Updated: Wednesday, 11 Nov 2009, 8:00 AM EST
Published : Wednesday, 11 Nov 2009, 7:04 AM EST
Newington (WTNH) - When you check out at the grocery store, have you really checked out all the savings you could? If you walk around Stew Leonard's in Newington with state Consumer Protection Commissioner Jerry Farrell, you learn a lot about the best ways to make your dollars count.
For instance, in the produce section, local is better. This time of year, apples grown in Wallingford are less than a dollar a pound. Fruit from far away has a far higher price.
"We have our strawberry season in Connecticut in May and June," Commissioner Farrell said. "It's not that these [packaged strawberries] aren't a great product, but they're not going to be quite as fresh and as available as this apple is."
When you buy fruit and vegetables, take the time to cut them up yourself instead of paying more than double for someone else to do it.
"You know, when you want to cut back on some dollars, you know (precut salad) is $3.99 versus the store bought (lettuce) which you then chop up yourself for $1.69."
Farrell says keep your eye on prices for name brands, like Tropicana OJ at 2 for $10 dollars compared to the store brand juice at two for $5.
"Truth be told, the store brand is almost always going to be cheaper and of the same quality as the name brand."
As you walk around the grocery store with your shopping list, sometimes you want to buy things that aren't on it
"But if you want to keep your wallet in shape and maybe your diet in shape, you don't want to veer off of that list and be tempted by things that are great but they weren't on your list and you don't necessarily need them," Farrell said.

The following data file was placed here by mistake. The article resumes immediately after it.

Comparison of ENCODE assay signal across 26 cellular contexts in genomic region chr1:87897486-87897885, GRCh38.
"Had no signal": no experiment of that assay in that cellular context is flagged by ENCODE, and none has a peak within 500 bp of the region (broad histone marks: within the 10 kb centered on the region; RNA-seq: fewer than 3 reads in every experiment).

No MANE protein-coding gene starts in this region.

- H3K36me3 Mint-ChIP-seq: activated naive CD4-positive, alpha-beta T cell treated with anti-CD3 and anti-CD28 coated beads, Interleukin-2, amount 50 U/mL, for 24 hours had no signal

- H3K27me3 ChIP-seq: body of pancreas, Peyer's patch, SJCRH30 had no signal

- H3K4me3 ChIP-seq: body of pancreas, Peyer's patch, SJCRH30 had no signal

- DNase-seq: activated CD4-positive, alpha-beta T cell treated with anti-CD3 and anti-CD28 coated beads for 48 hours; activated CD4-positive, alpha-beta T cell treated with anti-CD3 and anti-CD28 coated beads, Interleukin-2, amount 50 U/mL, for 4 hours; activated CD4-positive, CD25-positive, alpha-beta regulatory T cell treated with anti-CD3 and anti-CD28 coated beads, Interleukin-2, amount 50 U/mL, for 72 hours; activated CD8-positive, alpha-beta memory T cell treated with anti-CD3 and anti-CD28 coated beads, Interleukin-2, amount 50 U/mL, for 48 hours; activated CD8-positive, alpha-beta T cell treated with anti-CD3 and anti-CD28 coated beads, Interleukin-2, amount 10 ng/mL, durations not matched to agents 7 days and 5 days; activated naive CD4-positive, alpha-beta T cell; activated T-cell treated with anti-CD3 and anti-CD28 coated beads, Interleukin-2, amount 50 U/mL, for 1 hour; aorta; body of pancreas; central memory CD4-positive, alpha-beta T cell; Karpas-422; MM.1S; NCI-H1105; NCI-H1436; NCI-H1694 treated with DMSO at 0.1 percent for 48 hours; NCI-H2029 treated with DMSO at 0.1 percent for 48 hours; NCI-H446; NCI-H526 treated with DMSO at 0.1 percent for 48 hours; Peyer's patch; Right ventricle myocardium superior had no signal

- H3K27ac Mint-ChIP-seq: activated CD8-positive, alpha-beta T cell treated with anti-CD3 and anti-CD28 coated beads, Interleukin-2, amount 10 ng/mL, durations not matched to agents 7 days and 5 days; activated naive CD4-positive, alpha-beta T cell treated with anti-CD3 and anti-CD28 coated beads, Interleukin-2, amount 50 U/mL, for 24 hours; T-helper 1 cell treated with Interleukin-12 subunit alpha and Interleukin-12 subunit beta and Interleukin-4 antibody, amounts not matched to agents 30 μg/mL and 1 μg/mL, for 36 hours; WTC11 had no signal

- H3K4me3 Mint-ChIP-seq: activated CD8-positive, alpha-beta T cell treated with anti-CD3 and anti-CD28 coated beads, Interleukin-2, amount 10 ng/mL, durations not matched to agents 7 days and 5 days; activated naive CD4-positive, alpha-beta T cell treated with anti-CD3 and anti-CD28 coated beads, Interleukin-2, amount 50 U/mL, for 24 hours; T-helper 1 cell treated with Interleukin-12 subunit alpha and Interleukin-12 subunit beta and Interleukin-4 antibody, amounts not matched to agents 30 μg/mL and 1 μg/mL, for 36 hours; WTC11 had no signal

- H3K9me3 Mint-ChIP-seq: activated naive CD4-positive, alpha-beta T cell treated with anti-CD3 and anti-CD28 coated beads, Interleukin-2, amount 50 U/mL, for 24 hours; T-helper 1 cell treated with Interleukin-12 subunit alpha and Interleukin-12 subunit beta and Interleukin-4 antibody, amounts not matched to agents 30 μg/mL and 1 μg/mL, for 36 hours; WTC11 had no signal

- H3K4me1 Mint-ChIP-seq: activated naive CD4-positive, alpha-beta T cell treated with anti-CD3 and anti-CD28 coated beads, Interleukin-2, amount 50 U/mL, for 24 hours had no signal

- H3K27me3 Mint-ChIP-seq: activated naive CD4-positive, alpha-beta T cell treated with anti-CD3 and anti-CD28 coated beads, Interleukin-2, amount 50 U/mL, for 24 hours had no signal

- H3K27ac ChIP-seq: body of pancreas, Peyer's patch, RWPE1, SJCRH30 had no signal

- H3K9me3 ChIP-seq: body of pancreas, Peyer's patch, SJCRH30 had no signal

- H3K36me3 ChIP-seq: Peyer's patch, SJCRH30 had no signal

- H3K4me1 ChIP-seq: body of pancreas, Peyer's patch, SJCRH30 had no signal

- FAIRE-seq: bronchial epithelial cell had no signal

When you find what is on your list, the best way to get the best value is to compare brands, but often they come in different sizes. That's when you look at the unit price.
"It will tell you hey, 16 cents per fluid once versus 25 cents per fluid once."
Here's a tip that's actually a state law: If something rings up incorrectly at the cash register, you actually are entitled to get that item for free. If it rings up wrong, you get it for free, up to $20 and if it's the right kind of item.
"There's a law known as the consumer commodity law, that if it's a consumable item - think of a tube of toothpaste, versus a non-consumable item such as a broom," Farrell said.
If it is the kind of thing that gets consumed and it rings up wrong, you get it free. Of course, no store is going to point it out to you.
"To take advantage of that law, you have to pay attention to things as they are ringing up to make sure that they're correct," Farrell said.
If you have any questions about prices while you're shopping, a lot of stores have those price scanners right there in the aisles. Also, if your store is having a sale, but they ran out of the stuff on sale, get a rain check. It's the law. They have to give you one.